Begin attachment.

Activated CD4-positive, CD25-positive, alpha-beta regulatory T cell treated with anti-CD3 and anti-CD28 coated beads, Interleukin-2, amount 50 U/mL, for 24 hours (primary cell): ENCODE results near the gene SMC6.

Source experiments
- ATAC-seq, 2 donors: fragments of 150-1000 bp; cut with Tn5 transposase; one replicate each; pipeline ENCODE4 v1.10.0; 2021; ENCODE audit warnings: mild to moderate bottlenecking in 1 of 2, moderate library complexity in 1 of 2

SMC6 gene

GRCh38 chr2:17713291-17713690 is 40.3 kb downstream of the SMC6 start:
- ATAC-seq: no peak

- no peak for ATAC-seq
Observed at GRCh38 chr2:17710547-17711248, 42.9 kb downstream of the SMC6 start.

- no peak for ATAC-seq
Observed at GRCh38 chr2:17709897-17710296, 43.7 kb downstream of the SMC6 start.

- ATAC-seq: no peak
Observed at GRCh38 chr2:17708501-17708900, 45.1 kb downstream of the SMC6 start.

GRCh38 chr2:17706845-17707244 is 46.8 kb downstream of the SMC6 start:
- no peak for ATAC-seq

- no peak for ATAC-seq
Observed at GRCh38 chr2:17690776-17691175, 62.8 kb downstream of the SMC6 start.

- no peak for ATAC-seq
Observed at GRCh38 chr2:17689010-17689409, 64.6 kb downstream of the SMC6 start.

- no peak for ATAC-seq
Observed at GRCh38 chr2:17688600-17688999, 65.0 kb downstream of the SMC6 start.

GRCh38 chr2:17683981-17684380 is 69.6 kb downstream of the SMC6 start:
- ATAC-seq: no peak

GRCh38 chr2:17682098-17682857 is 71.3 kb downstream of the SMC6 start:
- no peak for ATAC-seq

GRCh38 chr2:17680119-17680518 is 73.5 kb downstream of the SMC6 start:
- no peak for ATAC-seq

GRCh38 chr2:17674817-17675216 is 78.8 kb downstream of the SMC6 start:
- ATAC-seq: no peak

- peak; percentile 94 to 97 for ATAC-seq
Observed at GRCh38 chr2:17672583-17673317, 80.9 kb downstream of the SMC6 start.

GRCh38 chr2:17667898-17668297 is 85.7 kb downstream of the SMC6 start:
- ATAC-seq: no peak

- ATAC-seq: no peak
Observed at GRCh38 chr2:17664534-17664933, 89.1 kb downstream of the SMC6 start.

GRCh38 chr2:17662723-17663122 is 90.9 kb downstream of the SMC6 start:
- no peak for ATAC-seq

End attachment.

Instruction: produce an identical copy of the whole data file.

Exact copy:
Activated CD4-positive, CD25-positive, alpha-beta regulatory T cell treated with anti-CD3 and anti-CD28 coated beads, Interleukin-2, amount 50 U/mL, for 24 hours (primary cell): ENCODE results near the gene SMC6.

Source experiments
- ATAC-seq, 2 donors: fragments of 150-1000 bp; cut with Tn5 transposase; one replicate each; pipeline ENCODE4 v1.10.0; 2021; ENCODE audit warnings: mild to moderate bottlenecking in 1 of 2, moderate library complexity in 1 of 2

SMC6 gene

GRCh38 chr2:17713291-17713690 is 40.3 kb downstream of the SMC6 start:
- ATAC-seq: no peak

- no peak for ATAC-seq
Observed at GRCh38 chr2:17710547-17711248, 42.9 kb downstream of the SMC6 start.

- no peak for ATAC-seq
Observed at GRCh38 chr2:17709897-17710296, 43.7 kb downstream of the SMC6 start.

- ATAC-seq: no peak
Observed at GRCh38 chr2:17708501-17708900, 45.1 kb downstream of the SMC6 start.

GRCh38 chr2:17706845-17707244 is 46.8 kb downstream of the SMC6 start:
- no peak for ATAC-seq

- no peak for ATAC-seq
Observed at GRCh38 chr2:17690776-17691175, 62.8 kb downstream of the SMC6 start.

- no peak for ATAC-seq
Observed at GRCh38 chr2:17689010-17689409, 64.6 kb downstream of the SMC6 start.

- no peak for ATAC-seq
Observed at GRCh38 chr2:17688600-17688999, 65.0 kb downstream of the SMC6 start.

GRCh38 chr2:17683981-17684380 is 69.6 kb downstream of the SMC6 start:
- ATAC-seq: no peak

GRCh38 chr2:17682098-17682857 is 71.3 kb downstream of the SMC6 start:
- no peak for ATAC-seq

GRCh38 chr2:17680119-17680518 is 73.5 kb downstream of the SMC6 start:
- no peak for ATAC-seq

GRCh38 chr2:17674817-17675216 is 78.8 kb downstream of the SMC6 start:
- ATAC-seq: no peak

- peak; percentile 94 to 97 for ATAC-seq
Observed at GRCh38 chr2:17672583-17673317, 80.9 kb downstream of the SMC6 start.

GRCh38 chr2:17667898-17668297 is 85.7 kb downstream of the SMC6 start:
- ATAC-seq: no peak

- ATAC-seq: no peak
Observed at GRCh38 chr2:17664534-17664933, 89.1 kb downstream of the SMC6 start.

GRCh38 chr2:17662723-17663122 is 90.9 kb downstream of the SMC6 start:
- no peak for ATAC-seq